House Democrats are planning a marathon string of hearings next week for former Special Counsel Robert Mueller’s highly anticipated congressional testimony, setting the stage for what could be hours of back-to-back questioning by dozens of lawmakers in public and closed-door settings.
A number of details, though, are still being ironed out, with the scheduled hearing just a week away. Lawmakers are expected to meet later Wednesday to try finalizing the structure of the politically charged hearing.
This is what is known so far: Mueller, who was subpoenaed last month, is set to appear July 17. The plan is for him to testify in public before the House Judiciary Committee for two hours or more, followed by another two hours-plus of testimony before the House Intelligence Committee in an open setting.
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But there are conflicting details over plans for a subsequent private session. One source told Fox News that the Democrats plan to have Mueller testify behind closed doors — yet it remains unclear if Mueller himself would participate or if his deputies would answer questions instead.
House Intelligence Committee Chairman Adam Schiff, D-Calif., has said that the closed-door session would only be with the special counsel’s staff, but House Judiciary Committee Chairman Jerrold Nadler, D-N.Y., left the door open to the possibility that Mueller could testify privately as well. It also remains unclear whether the two committees would hold a joint closed-door session or two separate ones.
“This is already a weird hearing, with Nadler and Schiff contradicting each other publicly about who will testify behind closed doors,” a Republican source with one of the committees told Fox News.
Meanwhile, despite the mounting anticipation over the hearing, Mueller has already signaled he does not want to go beyond the details included in his already public special counsel report. Both Nadler and Schiff subpoenaed Mueller last month after the special counsel explicitly said he did not intend to testify before Congress at all.
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“He was not willing to testify in public, but we thought it absolutely essential that he testify in public so that people can see it and hear it and that was what the negotiation was all about,” Nadler told MSNBC’s Rachel Maddow this week.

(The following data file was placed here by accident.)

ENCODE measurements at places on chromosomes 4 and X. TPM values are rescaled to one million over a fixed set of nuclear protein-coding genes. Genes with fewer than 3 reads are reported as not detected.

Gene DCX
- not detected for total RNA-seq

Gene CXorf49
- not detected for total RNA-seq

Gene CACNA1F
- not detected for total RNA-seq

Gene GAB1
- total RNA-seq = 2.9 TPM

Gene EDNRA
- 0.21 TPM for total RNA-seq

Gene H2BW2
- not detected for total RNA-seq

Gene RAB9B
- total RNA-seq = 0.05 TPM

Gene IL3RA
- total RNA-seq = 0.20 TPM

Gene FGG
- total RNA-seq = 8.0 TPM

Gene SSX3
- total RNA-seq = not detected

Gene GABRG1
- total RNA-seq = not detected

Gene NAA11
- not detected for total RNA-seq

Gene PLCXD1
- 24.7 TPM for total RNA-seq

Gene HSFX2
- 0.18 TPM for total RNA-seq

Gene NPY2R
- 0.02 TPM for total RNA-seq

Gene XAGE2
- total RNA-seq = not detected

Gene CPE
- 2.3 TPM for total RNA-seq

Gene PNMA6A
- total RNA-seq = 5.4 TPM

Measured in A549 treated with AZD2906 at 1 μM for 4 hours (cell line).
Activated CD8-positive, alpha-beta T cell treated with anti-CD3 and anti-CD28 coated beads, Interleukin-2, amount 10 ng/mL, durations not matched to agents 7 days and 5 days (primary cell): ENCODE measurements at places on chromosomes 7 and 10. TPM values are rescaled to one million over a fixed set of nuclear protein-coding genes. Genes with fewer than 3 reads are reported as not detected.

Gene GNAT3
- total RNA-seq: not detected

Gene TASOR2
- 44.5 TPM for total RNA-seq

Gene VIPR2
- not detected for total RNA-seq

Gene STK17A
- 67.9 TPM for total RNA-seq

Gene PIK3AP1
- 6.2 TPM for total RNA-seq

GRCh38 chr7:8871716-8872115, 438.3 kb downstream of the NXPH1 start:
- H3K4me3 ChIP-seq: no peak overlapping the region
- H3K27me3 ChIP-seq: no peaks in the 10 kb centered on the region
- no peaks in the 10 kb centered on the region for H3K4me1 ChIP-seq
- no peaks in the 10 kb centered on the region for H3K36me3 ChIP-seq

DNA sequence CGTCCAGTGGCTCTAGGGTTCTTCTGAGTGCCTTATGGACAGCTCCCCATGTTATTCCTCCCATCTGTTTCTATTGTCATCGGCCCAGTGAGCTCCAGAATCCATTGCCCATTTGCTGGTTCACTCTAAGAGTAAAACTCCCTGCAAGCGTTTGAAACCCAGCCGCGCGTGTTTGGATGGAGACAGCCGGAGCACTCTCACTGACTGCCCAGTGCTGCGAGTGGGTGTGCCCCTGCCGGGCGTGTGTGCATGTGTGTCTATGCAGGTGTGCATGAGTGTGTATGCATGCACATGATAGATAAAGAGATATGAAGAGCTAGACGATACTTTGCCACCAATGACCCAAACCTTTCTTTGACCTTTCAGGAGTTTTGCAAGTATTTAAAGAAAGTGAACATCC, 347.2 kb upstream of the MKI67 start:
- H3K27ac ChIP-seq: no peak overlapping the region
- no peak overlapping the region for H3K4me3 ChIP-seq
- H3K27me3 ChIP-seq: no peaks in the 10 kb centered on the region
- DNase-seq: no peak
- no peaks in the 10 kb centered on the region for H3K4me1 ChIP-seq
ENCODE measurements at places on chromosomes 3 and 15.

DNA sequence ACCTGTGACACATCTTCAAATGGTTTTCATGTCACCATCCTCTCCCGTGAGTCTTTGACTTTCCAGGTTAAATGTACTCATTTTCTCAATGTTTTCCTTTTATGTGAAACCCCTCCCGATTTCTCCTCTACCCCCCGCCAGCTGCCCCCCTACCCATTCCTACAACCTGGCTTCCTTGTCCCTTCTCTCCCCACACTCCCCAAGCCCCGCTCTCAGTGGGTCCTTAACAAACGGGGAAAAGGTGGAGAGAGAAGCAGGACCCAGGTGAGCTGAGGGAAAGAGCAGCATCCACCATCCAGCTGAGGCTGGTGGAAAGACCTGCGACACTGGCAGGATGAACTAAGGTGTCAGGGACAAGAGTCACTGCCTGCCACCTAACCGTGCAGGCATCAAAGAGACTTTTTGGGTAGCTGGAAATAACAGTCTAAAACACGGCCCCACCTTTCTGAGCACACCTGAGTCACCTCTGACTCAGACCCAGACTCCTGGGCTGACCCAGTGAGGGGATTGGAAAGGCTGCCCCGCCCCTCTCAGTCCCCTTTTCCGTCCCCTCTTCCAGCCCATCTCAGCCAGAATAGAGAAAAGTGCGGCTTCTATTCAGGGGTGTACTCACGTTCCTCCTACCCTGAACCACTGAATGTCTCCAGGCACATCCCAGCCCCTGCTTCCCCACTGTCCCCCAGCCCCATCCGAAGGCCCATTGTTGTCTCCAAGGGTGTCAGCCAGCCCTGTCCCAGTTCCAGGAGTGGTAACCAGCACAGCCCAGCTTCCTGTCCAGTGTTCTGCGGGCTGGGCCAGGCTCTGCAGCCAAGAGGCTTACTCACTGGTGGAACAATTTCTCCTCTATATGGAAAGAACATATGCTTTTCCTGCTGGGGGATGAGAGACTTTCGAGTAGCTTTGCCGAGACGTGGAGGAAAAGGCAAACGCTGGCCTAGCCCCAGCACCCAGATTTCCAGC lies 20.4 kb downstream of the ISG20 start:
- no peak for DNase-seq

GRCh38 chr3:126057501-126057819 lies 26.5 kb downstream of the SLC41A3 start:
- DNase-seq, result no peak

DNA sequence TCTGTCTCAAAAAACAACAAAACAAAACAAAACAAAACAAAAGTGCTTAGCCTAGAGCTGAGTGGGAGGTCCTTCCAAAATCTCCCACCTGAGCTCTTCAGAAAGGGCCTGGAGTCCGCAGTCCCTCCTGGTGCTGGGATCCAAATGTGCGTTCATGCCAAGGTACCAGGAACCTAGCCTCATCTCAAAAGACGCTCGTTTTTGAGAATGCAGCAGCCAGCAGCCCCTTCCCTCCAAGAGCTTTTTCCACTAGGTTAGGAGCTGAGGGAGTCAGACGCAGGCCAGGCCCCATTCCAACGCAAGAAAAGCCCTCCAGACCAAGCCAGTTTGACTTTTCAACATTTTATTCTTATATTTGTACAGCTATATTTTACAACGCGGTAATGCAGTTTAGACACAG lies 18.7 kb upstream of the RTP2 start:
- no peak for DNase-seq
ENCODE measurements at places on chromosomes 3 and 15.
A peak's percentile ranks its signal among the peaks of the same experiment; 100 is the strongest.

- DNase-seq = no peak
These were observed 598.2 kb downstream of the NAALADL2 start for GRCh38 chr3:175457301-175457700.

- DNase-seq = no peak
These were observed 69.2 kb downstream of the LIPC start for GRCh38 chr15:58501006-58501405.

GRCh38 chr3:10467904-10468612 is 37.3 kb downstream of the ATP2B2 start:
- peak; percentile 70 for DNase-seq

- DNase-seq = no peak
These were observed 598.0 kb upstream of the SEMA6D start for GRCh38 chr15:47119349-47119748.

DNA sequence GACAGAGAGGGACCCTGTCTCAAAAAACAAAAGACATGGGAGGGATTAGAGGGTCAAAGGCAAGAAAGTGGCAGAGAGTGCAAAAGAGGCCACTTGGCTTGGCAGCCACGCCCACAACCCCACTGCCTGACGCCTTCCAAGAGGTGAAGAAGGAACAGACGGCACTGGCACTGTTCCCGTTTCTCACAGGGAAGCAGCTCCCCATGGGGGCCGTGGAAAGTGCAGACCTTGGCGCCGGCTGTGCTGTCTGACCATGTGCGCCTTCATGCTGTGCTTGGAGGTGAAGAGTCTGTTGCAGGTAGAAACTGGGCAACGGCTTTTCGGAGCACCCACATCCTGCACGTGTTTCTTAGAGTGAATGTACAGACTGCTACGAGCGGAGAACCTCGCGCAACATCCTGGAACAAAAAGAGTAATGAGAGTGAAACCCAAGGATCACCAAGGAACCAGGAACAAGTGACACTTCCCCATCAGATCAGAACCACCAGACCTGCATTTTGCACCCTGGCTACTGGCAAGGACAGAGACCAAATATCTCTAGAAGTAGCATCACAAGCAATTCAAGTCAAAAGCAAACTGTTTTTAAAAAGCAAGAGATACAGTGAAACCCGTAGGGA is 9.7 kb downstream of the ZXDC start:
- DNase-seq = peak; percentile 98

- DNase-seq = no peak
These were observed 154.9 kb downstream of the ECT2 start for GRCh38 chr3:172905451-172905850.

Amid the back and forth over the hearing’s format, Attorney General Bill Barr even raised the possibility of giving Mueller an exit ramp.
“I was disappointed to see the subpoena because I don’t think that serves any purpose dragging Bob Mueller up if he, in fact, is going to stick to the report,” Barr said Monday. “It seems to be the only reason for doing that is to create some kind of public spectacle. And if Bob decides he does not want to be subject to that, then the Department of Justice would certainly back him.”
So far, there’s no indication that Mueller would back out. A spokesman for Mueller declined to comment.
During his only public appearance during his tenure as special counsel in May, Mueller had said: “I hope and expect this to be the only time I will speak to you on this matter.”
“There has been a discussion about an appearance before Congress,” Mueller said. “Any testimony from this office would not go beyond our report. It contains our findings and analysis, and the reasons for the decisions we made. We chose those words carefully and the work speaks for itself.”
During that press conference, Mueller announced the closing of his office and detailed the findings of the Russia investigation, underscoring that there “was not sufficient evidence to charge a conspiracy” with regard to whether members of the Trump campaign coordinated with the Russian government during the 2016 presidential election. His language on the question of whether the president obstructed justice nevertheless left the issue open and was seen by Democrats as a cue to keep digging.
“If we had had confidence that the president clearly did not commit a crime, we would have said that,” Mueller said. “We did not determine whether the president did commit a crime.”
Mueller explained longstanding Justice Department policy, which states that a sitting president cannot be charged with a crime, noting that “charging the president with a crime was not an option we could consider.”
“We concluded that we would not reach a determination one way or the other about whether the president committed a crime,” Mueller said. “That is the office’s final position.”
Mueller added that it would be “unfair to accuse someone of a crime when there could be no court resolution of the charge,” and added that “the Constitution requires a process other than the criminal justice system to formally accuse the president of wrongdoing.”
On that, Mueller and Barr split — with the attorney general saying that he “personally felt” Mueller could have reached a decision on obstruction.
But congressional Democrats took Mueller’s statement as a green light to intensify existing Trump-focused investigations, with some calling for impeachment proceedings.
Nadler and Schiff’s committees, as well as others including the House Foreign Affairs and House Financial Services Committees, have ramped up their investigations into the president. Just this week, Nadler announced that he planned to subpoena a dozen prominent Trump-related individuals.
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Meanwhile, President Trump cast the Mueller hearing as yet another chapter in the Russia saga.
“It never ends,” Trump said last month during an interview with Fox Business’ Maria Bartiromo.
Fox News’ Chad Pergram contributed to this report.